We’re continuing the review of historical anacyclosis-related texts with Julius Evola, a noteworthy traditionalist.
He draws heavily on the work done by both de Gobineau and Nietzsche.
Evola states in his work “Revolt Against the Modern World”:
Among various writers, de Gobineau is the one who probably better demonstrates the insufficiency of the majority of the empirical causes that have been adduced to explain the decline of great civilizations. He showed, for instance, that a civilization does not collapse simply because its political power has been either broken or swept away: “The same type of civilization sometimes endures even under a foreign occupation and defies the worst catastrophic events, while some other times, in the presence of mediocre mishaps, it just disappears”. Not even the quality of the governments, in the empirical (namely, administrative and organizational) sense of the word, exercises much influence on the longevity of civilizations. De Gobineau remarked that civilizations, just like living organisms, may survive for a long time even though they carry within themselves disorganizing tendencies in addition to the spiritual unity that is life of the one common Tradition
Not even the so-called corruption of morals, in its most profane and moralistically bourgeois sense, may be considered the cause of the collapse of civilizations; the corruption of morals at most may be an effect, but it is not the real cause. In almost every instance we have to agree with Nietzsche, who claimed that wherever the preoccupation with “morals” arises is an indication that a process of decadence is already at work; the mos of Vico’s “heroic ages” has nothing to do with moralistic limitations. The Far Eastern tradition especially has emphasized the ideas that morals and laws in general (in a conformist and social sense) arise where “virtue” and the “Way” are no longer known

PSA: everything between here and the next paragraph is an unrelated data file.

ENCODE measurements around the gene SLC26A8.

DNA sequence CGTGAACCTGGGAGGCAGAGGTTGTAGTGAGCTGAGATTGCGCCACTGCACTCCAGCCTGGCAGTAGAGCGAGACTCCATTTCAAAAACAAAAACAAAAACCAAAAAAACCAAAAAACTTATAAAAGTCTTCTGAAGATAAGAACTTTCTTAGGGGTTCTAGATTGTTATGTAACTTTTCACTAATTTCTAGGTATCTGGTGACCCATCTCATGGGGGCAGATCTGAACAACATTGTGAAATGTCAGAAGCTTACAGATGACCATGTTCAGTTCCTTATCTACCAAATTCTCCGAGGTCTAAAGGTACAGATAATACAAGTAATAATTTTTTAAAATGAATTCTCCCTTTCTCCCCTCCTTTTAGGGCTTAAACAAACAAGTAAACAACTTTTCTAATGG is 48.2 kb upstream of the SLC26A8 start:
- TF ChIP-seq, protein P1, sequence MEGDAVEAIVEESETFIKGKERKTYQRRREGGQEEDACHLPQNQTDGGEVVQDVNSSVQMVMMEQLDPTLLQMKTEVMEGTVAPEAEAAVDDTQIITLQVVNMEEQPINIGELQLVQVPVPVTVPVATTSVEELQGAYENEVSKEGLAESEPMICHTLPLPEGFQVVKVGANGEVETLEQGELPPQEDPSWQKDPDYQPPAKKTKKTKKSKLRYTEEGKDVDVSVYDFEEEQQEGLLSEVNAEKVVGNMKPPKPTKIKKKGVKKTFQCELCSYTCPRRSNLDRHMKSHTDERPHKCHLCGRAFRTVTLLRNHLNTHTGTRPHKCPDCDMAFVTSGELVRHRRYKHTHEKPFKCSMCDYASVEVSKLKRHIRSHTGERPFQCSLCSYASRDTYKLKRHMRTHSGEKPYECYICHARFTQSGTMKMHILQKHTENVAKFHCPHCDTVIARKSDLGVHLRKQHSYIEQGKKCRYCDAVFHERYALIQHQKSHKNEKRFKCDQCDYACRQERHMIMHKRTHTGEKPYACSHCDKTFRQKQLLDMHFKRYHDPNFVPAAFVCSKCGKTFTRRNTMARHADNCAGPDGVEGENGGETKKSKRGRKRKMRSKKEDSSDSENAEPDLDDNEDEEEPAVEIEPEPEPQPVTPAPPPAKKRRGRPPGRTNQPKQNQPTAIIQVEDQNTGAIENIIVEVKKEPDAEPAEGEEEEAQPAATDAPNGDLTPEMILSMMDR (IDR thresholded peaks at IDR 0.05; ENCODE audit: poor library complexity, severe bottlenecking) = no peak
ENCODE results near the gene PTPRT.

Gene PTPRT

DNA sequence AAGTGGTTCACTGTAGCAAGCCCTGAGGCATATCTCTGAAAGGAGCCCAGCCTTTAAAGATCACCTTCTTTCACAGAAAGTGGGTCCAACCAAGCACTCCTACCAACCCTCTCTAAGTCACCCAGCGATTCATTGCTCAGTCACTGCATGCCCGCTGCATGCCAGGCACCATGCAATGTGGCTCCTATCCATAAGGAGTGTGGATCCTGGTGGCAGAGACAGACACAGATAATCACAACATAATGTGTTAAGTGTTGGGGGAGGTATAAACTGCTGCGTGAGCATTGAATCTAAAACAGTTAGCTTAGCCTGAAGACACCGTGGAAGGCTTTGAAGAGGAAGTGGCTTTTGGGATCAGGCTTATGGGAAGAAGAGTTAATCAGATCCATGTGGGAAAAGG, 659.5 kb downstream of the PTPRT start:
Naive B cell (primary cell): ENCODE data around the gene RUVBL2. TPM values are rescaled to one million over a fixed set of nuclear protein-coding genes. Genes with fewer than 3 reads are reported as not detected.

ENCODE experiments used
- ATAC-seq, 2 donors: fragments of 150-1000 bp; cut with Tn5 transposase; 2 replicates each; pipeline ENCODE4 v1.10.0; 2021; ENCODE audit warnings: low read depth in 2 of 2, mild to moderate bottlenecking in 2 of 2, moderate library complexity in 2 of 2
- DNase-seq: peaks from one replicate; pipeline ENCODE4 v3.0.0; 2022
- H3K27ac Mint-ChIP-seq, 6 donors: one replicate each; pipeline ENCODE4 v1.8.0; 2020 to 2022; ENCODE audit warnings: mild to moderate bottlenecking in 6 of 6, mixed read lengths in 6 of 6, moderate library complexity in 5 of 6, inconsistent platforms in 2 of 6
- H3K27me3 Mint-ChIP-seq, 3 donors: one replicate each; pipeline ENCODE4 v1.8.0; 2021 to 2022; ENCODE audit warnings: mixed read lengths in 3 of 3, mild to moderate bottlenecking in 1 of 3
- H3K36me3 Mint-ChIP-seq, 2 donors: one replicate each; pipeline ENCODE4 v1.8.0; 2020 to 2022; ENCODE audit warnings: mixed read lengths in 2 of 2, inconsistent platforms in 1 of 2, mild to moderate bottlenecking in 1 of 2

Rites, institutions, laws, and customs may still continue to exist for a certain time; but with their meaning lost and their “virtue” paralyzed they are nothing but empty shells. Once they are abandoned to themselves and have become secularized, they crumble like parched clay and become increasingly disfigured and altered, despite all attempts to retain from the outside, whether through violence or imposition, the lost inner unity. As long as a shadow of the action of the superior element remains, however, and an echo of it exists in the blood, the structure remains standing, the body still appears endowed with a soul, and the corpse—to use to image employed by de Gobineau—walks and is still capable of knocking down obstacles in its path. When the last residue of the force from above and of the race of the spirit is exhausted, in the new generations nothing else remains; there is no longer a riverbed to channel the current that is now dispersed in every direction. What emerges at this point is individualism, chaos, anarchy, a humanist hubris, and degeneration in every domain. The dam is broken. Although a semblance of ancient grandeur still remains, the smallest impact is enough to make an empire or state collapse and be replaced with a demonic inversion, namely, with the modern, omnipotent Leviathan, which is a mechanized and “totalitarian” collective system.Julius Evola. Revolt Against the Modern World. Chapter 9, Life and Death of Civilizations. Page 55-56, 59.
Evola, de Gobineau, and Nietzsche all bring up important points regarding the spiritual piece of the life and death of civilizations.
Even if we were to build the most flawless system in theory [our goal with Enclavism], if that system was heralded by a people who lose their way, it is all for nothing.
Any framework we create must take special measures to ensure that this traditional, metaphysical, “race of the spirit” piece is placed at the forefront of importance.
It is not enough to focus on the effects of decline, like morals and system weaknesses, but we must also ensure our framework sets up a linear pathway to the continuation of the spirit of the nation.
No system can do this by itself, but the framework can guarantee that it does nothing to inhibit the vanguard spirit and that it promotes every positive aspect that is necessary for the spirit to thrive and sustain.
The rule by few and rule by one cannot do this due to their limitations with regard to linear power centralization. The rule by many chooses to do the exact opposite of this by inhibiting everything that could be used to protect that national spirit (rampant individualism, monopolistic capitalism, efficiency over sustainability, etc). No option, as of now, does this.
Hopefully, we can change that.
We can, and must, ‘fortify the dam’.
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